As the snow begins to melt from the mountains and the weather starts to heat up, many Coloradoans will be heading out for camping trips, enjoying nights around a warm fire and experiencing all that nature has to offer in our gorgeous state.
As Colorado begins to lift bans on areas where residents can have fires, however, it’s important to refresh your knowledge on how to properly put out fires. Remaining ignorant of this information not only puts you at risk for causing a destructive fire – you could even end up facing criminal charges for arson.
Tips for Putting Out Fires the Right Way
- Pay Attention to Bans: Colorado is a very dry state, and there is a high risk for wildfires. The state may place fire bans on certain areas for a period of time until the risk of a fire goes down. Pay attention to these bans, and know the law regarding fire and smoke wherever you go.
- Clear and Prepare the Area: Even if your fire remains within the limits of a fire pit or guarded area, surrounding brush or debris can quickly spread the fire outside of its designated area. Before you create or put out a fire, make sure that you have moved flammable debris away from the area as an extra layer of protection. Additionally, you should keep a bucket of water and a shovel nearby in case you need to act fast while sitting around the fire, or if your first attempt at putting out the fire doesn’t go as planned.
- “Stir and Drown”: When it’s time to put out the fire, you are not done after you pour water and the flames are gone. After the fire is doused, cover it with dirt, add the embers off of the wood that was in the fires, stir the dirt around, and add more water. Continue this process until the fire is fully You can stop once the area where the fire once burned is cold to the touch, or if you don’t hear hissing sounds when you pour water on the area.
Remember, Starting a Forest Fire May Result in Arson Charges
Failing to put out a fire can result in catastrophic damages. Just look at what happened in Fourmile Canyon. Even seven years later, the area is just starting to rebuild. The owner of the fire pit that started the Fourmile Canyon fire attempted to stir and douse the fire, but stray embers spread and caused the destruction of over 140 homes in the area.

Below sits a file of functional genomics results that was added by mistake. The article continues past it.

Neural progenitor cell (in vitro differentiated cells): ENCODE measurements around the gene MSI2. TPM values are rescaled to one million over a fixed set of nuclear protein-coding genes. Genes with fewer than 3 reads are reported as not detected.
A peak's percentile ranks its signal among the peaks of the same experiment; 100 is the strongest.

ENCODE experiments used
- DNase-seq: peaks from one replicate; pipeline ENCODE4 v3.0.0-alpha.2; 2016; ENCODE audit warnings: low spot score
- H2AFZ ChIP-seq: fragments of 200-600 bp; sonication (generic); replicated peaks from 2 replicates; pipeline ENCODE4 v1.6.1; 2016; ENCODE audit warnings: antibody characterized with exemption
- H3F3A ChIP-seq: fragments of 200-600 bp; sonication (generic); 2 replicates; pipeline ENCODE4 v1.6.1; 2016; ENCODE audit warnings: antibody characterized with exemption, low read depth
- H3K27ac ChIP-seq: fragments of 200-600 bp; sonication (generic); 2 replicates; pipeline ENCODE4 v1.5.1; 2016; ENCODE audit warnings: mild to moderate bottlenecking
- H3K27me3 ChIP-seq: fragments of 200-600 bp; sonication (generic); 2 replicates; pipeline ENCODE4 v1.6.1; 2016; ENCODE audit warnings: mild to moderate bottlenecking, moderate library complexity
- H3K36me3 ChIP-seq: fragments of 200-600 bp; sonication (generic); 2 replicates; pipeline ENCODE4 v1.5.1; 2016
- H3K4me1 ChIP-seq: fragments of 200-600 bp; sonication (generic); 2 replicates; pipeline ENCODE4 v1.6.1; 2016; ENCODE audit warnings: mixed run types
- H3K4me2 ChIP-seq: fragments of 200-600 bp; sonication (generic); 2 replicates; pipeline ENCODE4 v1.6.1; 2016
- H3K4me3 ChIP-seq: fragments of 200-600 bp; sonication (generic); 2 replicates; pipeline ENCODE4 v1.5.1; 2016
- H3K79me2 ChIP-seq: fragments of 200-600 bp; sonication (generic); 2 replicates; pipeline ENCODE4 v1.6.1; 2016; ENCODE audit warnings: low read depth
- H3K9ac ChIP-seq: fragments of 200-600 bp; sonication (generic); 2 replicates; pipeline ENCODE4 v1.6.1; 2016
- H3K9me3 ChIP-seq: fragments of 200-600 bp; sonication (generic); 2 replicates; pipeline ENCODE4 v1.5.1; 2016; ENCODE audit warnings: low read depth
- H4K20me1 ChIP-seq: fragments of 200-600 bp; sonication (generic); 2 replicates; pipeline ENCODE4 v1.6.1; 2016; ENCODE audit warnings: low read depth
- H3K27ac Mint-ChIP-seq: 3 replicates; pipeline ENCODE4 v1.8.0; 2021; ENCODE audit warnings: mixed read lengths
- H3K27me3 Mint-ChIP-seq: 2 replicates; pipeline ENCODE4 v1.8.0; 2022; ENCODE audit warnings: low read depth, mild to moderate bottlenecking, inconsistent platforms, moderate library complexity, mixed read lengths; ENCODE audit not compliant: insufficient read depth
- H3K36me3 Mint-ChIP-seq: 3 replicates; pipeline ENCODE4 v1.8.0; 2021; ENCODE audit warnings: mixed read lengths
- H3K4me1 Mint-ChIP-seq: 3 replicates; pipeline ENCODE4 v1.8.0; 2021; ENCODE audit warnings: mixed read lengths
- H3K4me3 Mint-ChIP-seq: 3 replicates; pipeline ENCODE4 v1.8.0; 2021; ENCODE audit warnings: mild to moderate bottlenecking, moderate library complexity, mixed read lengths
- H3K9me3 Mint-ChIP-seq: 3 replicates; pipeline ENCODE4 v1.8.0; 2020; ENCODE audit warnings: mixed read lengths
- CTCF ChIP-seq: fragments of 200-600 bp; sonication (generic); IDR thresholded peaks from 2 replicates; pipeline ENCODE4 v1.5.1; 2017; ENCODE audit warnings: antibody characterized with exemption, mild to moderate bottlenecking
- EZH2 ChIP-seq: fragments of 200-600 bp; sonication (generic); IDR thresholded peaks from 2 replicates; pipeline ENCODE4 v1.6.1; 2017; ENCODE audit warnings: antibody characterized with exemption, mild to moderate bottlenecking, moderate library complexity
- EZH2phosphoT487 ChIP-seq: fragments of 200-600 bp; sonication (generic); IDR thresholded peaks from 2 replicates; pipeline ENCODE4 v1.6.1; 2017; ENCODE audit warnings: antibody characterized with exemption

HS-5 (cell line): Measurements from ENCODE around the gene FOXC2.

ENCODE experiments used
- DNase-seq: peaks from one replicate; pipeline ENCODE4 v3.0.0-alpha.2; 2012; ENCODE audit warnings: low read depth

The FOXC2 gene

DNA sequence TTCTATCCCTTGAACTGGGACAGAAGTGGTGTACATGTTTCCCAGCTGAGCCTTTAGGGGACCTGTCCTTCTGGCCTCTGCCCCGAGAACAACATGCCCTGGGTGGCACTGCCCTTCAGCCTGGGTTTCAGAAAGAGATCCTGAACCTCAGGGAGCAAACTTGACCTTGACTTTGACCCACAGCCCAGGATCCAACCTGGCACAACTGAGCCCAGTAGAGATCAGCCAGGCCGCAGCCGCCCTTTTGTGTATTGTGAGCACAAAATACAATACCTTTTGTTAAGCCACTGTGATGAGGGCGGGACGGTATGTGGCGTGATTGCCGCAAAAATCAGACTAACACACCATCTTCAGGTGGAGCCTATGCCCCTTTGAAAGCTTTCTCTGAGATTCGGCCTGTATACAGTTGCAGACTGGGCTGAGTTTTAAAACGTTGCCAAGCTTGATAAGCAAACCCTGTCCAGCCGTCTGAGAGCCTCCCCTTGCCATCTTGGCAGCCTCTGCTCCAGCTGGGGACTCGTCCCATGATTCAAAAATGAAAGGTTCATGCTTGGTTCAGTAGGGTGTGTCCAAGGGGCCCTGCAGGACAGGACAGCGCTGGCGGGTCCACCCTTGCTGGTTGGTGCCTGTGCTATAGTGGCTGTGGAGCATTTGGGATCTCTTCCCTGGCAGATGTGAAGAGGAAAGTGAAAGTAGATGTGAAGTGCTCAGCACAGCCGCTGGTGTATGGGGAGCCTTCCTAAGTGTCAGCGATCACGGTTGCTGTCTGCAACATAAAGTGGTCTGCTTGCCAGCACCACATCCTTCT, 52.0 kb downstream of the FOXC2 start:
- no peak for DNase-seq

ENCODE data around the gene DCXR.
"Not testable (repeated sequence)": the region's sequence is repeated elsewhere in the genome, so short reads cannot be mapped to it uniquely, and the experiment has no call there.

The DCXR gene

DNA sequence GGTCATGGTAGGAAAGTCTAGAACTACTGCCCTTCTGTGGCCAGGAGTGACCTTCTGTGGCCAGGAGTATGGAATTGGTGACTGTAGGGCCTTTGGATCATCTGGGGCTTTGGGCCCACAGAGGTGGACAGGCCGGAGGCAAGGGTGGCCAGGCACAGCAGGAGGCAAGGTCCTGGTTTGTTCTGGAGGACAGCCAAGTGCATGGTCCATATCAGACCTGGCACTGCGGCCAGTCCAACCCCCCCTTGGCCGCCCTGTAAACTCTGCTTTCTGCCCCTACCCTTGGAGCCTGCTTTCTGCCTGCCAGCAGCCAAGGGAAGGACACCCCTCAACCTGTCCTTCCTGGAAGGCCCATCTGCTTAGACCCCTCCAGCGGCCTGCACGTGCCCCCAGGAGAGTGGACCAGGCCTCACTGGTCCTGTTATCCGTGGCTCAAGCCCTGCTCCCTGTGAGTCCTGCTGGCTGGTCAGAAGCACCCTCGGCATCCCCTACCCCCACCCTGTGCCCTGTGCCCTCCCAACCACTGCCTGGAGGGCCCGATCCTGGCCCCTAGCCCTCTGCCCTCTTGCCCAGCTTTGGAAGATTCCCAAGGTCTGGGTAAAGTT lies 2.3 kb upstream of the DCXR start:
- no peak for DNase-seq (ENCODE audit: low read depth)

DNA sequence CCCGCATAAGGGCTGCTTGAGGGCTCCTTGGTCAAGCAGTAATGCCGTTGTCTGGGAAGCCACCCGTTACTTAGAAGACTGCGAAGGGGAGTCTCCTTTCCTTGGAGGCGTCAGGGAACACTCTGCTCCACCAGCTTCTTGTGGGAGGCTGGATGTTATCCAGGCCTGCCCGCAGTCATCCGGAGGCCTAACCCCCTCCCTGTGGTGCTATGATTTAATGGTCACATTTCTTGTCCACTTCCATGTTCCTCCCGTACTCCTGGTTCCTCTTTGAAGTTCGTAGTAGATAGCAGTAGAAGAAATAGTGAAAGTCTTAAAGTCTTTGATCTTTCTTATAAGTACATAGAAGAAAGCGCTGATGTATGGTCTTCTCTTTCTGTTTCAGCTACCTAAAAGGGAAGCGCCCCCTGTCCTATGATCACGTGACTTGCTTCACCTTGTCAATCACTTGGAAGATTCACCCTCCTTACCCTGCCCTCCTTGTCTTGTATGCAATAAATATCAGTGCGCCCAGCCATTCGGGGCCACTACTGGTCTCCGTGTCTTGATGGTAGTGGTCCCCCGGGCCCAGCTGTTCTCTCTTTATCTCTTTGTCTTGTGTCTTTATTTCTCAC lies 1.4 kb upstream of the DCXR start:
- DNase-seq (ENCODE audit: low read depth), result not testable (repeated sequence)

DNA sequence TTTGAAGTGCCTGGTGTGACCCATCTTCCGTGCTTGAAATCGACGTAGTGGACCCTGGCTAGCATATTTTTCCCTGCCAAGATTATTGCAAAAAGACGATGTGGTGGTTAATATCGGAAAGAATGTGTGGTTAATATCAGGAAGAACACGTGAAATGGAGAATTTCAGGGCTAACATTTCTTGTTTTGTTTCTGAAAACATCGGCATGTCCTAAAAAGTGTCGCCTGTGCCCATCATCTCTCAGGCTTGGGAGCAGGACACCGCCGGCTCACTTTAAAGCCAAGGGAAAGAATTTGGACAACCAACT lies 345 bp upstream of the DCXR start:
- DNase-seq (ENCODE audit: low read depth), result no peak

In that case, person responsible for the fire was not charged with arson – but it wasn’t out of the realm of possibility. Recklessly causing a fire is considered fourth degree arson in Colorado. The charges are either a class 3 misdemeanor or class 4 felony if a person’s life is put in danger. If prosecutors can argue that the fire was intentionally set, charges may be bumped up to third degree arson. If property is damaged by an intentional fire, charges are even more severe.
Charged With Arson? Your Only Hope Is a Strong Defense
If you are charged with causing a fire that causes property damage, you need to understand the strategies that are available to you. It may be in your best interest to work to prove that there was no intent – you were just acting recklessly. This strategy can help you to face less serious charges. In other situations, you may be able to utilize a strategy that can help you to get your charges dropped altogether.
What’s the best course of action? Talk to a Denver criminal defense attorney today to learn more about arson charges and how to defend against them.
About the Author:
Kimberly Diego is a criminal defense attorney in Denver practicing at The Law Office of Kimberly Diego. She obtained her undergraduate degree from Georgetown University and her law degree at the University of Colorado. She was named one of Super Lawyers’ “Rising Stars of 2012” and “Top 100 Trial Lawyers in Colorado” for 2012 and 2013 by The National Trial Lawyers. Both honors are limited to a small percentage of practicing attorneys in each state. She has also been recognized for her work in domestic violence cases.